Idaho Commercial Building Insurance Inspections
"ASHI & ICC" CERTIFIED Building Inspections
Testing & Measurement Certifications, CAZ, EPA, PTCS, BA, itc,
Building Analyst Group Inc, licensed general contractor certified to provide commercial & residential building inspections. Existing buildings or new construction we are here to help.
We hold national certifications with 30 years experience evaluating & testing building efficiency, health & safety concerns. Engineered inspection reports covering the framework of your buildings construction.
As a professional building inspection company and building analyst our clients receive the up most positive experience with us. The knowledge with years of experience we deliver far exceeds the common home inspectors ability. Understanding the building envelope on how it works, built and years of weatherization issues that occur provides us the ability to provide excellent overview with engineered reports.
We are a listed vendor with several major insurance companies to provide you with an inspection report. All insurance companies & lenders will accept our inspection reports as a licensed verified Inspection company.
Hazards, slip & fall, trees, roots, electrical, drainage, pets.
Property, interior / exterior.
Roof, condition, type, gutters, flashing.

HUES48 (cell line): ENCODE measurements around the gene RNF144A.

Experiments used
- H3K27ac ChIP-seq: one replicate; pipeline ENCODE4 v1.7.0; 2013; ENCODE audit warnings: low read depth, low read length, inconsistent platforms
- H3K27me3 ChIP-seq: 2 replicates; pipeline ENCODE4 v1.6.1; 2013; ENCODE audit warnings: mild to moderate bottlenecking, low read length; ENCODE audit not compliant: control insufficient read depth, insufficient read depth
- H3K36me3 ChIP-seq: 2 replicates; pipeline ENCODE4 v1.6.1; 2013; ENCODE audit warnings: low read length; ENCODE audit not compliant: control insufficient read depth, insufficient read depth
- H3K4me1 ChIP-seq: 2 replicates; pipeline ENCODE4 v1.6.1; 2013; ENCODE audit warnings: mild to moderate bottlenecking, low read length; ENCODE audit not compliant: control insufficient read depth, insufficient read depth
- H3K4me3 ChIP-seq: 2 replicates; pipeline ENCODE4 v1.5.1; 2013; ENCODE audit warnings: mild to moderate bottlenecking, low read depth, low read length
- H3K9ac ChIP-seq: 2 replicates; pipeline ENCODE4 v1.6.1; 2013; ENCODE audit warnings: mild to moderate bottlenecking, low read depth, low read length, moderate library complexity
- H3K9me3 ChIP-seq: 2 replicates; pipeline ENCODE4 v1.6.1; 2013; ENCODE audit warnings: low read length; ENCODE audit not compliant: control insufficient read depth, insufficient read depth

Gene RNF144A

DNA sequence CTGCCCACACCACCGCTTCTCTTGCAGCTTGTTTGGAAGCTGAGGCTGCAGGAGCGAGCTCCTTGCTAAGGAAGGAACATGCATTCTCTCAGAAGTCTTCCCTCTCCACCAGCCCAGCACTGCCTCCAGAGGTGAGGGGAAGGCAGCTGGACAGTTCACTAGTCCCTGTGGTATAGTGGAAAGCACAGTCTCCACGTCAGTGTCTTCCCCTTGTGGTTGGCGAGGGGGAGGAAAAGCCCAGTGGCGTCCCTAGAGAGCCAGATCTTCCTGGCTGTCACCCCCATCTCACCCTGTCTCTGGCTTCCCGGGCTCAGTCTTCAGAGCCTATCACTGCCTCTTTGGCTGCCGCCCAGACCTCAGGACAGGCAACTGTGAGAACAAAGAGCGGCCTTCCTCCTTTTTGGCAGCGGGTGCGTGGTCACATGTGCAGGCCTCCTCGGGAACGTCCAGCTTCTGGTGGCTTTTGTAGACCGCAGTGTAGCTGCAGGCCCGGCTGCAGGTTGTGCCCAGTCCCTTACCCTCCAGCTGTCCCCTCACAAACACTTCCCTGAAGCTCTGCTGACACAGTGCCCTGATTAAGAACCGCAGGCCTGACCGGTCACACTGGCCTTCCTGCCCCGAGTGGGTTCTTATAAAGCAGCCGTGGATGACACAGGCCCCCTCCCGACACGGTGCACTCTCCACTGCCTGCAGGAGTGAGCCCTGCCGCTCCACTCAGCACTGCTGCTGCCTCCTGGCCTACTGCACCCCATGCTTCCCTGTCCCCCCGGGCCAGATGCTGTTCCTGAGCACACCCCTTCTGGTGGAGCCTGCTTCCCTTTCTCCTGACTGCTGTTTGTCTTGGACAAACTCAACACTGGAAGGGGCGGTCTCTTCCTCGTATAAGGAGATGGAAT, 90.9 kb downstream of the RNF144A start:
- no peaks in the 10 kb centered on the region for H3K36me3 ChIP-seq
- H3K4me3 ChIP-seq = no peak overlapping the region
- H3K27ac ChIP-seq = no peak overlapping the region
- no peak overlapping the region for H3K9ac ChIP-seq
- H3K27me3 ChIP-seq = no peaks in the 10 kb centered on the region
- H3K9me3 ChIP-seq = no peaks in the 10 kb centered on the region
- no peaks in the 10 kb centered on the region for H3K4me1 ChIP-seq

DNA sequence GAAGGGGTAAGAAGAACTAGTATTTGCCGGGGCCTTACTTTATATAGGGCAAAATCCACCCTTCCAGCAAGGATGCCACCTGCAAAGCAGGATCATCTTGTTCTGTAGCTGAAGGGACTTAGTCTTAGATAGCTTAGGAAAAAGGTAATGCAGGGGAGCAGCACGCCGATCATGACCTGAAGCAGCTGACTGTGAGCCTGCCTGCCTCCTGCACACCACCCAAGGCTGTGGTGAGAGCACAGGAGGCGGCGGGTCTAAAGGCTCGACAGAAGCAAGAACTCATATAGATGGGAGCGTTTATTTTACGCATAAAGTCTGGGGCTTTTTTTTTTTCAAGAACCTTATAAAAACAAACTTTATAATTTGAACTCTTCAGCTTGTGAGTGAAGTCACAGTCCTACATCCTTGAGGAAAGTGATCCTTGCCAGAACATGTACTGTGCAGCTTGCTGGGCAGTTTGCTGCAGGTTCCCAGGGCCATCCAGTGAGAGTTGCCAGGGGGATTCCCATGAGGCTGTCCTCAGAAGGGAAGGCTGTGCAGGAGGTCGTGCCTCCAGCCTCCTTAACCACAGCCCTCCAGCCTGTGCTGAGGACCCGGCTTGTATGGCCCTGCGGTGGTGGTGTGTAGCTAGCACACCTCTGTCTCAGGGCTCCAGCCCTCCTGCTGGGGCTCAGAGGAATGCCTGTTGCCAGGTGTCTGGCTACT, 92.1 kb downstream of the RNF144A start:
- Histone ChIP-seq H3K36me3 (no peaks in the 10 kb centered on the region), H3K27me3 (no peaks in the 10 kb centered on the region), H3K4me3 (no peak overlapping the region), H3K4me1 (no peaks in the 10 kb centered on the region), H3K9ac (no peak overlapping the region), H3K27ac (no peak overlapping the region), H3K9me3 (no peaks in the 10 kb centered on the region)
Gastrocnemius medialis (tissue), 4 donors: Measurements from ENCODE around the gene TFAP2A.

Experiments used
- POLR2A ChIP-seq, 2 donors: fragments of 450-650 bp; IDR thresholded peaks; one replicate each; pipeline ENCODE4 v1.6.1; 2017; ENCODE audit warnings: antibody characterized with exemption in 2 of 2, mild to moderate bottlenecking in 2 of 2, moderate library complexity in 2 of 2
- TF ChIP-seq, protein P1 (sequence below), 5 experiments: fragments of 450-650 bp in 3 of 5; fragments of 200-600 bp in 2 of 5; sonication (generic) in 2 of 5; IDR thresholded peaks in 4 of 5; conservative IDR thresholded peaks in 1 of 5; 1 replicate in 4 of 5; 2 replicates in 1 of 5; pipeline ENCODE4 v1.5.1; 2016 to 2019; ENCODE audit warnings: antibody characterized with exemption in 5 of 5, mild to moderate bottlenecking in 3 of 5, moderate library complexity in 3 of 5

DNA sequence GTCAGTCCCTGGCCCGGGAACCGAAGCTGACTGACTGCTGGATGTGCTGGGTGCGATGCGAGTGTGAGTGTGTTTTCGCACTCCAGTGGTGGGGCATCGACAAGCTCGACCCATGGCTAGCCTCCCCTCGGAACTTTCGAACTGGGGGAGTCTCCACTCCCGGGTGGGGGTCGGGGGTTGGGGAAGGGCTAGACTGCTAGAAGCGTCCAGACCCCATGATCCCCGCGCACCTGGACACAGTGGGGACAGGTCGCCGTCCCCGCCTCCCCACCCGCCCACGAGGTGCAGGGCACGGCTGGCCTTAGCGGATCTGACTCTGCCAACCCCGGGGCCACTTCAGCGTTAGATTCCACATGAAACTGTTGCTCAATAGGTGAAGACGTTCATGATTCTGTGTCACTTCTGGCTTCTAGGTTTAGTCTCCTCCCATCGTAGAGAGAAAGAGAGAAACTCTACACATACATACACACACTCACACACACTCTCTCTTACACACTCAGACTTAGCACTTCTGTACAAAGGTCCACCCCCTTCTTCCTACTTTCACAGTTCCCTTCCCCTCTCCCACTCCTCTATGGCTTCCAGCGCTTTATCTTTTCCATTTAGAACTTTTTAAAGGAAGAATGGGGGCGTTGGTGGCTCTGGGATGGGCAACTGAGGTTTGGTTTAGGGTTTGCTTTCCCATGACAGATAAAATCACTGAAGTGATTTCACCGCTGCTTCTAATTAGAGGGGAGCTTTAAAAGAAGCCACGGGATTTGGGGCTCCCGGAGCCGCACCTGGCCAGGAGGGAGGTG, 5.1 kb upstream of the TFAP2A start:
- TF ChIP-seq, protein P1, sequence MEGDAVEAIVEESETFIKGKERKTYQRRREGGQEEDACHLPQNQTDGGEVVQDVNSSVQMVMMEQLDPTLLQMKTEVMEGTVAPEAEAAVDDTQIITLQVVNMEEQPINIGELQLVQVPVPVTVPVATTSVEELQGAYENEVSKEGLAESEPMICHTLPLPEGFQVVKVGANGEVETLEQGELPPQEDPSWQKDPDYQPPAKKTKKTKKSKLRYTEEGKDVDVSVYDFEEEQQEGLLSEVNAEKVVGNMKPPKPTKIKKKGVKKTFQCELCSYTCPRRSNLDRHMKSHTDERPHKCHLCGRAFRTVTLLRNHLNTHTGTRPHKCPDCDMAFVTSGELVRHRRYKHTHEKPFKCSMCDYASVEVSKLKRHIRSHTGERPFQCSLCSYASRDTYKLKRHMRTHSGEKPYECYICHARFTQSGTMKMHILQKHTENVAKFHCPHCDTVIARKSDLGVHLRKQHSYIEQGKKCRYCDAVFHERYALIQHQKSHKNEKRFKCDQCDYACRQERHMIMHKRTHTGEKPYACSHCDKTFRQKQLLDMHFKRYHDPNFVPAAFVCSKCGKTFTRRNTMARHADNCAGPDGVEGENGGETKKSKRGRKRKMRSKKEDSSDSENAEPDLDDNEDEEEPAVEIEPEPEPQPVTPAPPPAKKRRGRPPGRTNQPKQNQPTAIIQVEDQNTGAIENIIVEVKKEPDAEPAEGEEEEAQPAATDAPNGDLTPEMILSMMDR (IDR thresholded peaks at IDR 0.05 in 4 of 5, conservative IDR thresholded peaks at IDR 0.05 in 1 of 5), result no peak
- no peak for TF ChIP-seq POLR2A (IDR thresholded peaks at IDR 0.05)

Chimney, scope inspection of the interior.
Wood Stove, properly installed.
Storage, RV, Chemical.
Swimming Pool, fencing, electrical, glass, GFIC, pumps, drainage.
Have you been asked to have your home or business inspected for a new insurance policy? Don't be alarmed. The primary reason is to make sure the policy's dwelling amount reflects the cost to rebuild the home or business in the event of a total loss. When you receive an insurance offer, replacement value calculation software is used by your insurance representative to determine the replacement cost. The software is good, and often draws from public records, but every property is unique so the best way to validate the cost to rebuild for the owner is through an insurance inspection.
The other reason for an inspection is to see what kinds of hazards might exist, and whether they can be corrected. Inspectors are trained to recognize those conditions that raise the risk of a loss, such as roofs in need of repair or dangerous conditions not known from a phone conversation or web form. But as the entity who has the most to lose when risky conditions exist, many carriers insist on inspections to protect their interests.
It has become common for insurance companies to conduct insurance inspections within 30 days of a new policy's inception date. Previously, insurance companies or the agent may have taken exterior pictures and or measurements of the property; today these are available on line. Now many of the inspections include a walk through of the interior as well.